And XMED isn’t the only party considering an injunction. Both AAHomecare and the National Association of Independent Medical Equipment Suppliers have stated that they have sought legal counsel to explore options for bringing round one to a halt in the hopes of addressing the mounting volume of complaints over how round one NCB bids were handled — or mishandled, as the case may be. (Read our news section starting page 8 to get the full story).
But this is only recent news. The industry has been trying to alter NCB at the very least, and bring it to a halt in the best of all possible worlds for some time. Why? What is wrong with competitive bidding? Can it be fixed? What are the reasons for chucking it altogether?
What’s Wrong With Competitive Bidding?
Not surprisingly, at least two sets of economists have been analyzing CMS’s NCB both in terms of its applicability for the HME industry as well as its inner workings as a competitive bidding system.
It turns out that there are a fair number of economists who specialize in competitive bidding models, and seek them out to study their mechanics. Two such economists are Brett Katzman, Ph.D. with the University of Miami’s Department of Economics and Kerry Anne McGeary, Ph.D. of Drexel University’s Department of Economics & International Business. The pair studied the early competitive bidding demonstration projects in Polk County, Fla. and San Antonio, Texas circa 2001.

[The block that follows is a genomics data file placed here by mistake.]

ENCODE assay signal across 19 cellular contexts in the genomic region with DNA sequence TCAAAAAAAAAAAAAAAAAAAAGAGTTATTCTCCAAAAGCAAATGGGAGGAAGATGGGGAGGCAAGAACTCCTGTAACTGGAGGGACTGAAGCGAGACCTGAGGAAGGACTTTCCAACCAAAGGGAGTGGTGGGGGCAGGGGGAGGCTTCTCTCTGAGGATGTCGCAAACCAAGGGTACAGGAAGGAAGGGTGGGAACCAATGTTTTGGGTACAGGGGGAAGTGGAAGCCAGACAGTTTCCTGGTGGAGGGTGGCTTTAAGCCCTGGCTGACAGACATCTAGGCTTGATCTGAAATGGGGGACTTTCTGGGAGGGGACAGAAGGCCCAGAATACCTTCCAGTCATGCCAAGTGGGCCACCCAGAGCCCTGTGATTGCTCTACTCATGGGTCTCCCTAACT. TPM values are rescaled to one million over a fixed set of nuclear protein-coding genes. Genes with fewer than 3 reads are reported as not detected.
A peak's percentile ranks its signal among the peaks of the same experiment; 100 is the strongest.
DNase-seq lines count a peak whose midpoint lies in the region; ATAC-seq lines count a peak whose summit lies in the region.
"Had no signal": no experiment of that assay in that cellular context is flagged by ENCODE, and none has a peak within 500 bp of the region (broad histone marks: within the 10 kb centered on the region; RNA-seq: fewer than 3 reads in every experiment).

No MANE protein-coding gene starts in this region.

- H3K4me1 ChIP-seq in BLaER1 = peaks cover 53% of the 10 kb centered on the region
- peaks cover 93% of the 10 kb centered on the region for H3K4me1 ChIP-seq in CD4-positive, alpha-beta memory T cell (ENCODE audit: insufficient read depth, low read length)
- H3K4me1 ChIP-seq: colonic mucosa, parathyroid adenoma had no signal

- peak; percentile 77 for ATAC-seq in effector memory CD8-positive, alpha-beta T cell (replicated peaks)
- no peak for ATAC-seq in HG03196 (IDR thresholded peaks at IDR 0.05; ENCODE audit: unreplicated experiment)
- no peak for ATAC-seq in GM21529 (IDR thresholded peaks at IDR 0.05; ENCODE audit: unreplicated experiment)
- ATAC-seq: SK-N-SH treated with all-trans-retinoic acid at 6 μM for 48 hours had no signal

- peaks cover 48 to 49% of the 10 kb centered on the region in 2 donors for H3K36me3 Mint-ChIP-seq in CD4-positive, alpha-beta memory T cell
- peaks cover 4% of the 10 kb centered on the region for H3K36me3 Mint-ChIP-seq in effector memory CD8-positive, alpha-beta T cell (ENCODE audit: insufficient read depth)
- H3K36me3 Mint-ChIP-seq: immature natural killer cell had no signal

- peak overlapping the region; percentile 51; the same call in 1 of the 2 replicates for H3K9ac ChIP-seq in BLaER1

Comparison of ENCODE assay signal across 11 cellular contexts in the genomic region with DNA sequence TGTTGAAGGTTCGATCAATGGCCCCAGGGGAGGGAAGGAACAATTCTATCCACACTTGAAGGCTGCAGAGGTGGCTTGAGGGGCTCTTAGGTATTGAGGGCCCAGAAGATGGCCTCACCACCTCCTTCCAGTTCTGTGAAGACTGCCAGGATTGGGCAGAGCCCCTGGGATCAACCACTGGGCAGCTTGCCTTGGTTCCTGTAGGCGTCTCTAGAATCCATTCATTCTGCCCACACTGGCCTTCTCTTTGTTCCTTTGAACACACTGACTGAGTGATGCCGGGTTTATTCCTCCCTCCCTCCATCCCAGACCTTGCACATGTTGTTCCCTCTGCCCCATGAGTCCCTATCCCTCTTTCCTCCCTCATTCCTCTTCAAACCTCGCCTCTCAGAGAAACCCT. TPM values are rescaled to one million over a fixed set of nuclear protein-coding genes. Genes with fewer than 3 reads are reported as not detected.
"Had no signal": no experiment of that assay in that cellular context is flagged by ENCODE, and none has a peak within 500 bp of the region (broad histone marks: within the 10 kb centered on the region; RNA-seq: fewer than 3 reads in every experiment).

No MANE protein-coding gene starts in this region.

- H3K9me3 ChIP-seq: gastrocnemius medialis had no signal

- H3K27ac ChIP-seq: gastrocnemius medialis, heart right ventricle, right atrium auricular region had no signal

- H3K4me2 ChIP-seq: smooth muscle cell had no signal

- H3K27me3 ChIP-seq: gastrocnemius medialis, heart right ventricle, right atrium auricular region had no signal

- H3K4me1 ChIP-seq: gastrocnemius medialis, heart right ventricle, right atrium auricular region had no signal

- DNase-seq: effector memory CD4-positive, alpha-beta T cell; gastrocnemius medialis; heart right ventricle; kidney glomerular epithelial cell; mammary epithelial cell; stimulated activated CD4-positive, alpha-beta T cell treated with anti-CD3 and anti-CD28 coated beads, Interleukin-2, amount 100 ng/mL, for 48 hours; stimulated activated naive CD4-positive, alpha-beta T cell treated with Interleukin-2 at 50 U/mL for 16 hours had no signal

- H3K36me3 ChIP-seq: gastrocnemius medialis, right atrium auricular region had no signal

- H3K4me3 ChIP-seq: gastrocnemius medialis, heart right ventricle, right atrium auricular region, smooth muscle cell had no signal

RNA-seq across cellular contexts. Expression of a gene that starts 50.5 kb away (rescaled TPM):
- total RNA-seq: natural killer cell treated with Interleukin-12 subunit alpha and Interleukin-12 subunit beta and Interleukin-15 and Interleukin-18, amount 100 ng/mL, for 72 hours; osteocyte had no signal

“Whenever you have an auction there are potential unintended consequences of these auctions, and one unintended consequence we found was that the rules did not elicit the behaviors from the bidders that they would actually want,” McGeary says. “In other words, they [CMS] wanted the bidders to be truthful about what they believed their costs of supplying these products to the beneficiaries were.
“But the way the rules were set up, there is really no incentive for them to do that,” she continues. “Actually the incentive is the opposite, because using the bids they have to win the right to supply the item and then they know these bids are going to have some bearing on what they are going to have to charge in the future.”
Instead what bidders wind up doing is trying to bid just low enough in such a competitive bidding system to win a contract, but that can carry a “curse” if the provider’s costs rise later on.
And in the case of the Polk County and San Antonio demonstration projects, prices did not always drop. For instance, while Polk County might have had an average price decrease of 25 percent on hospital beds, it also experienced a 20 percent price increase in surgical dressings and supplies. Overall, the two projects yielded a 9.22 percent price decrease across all sites, all rounds and all categories, McGeary says. Not exactly a staggering drop.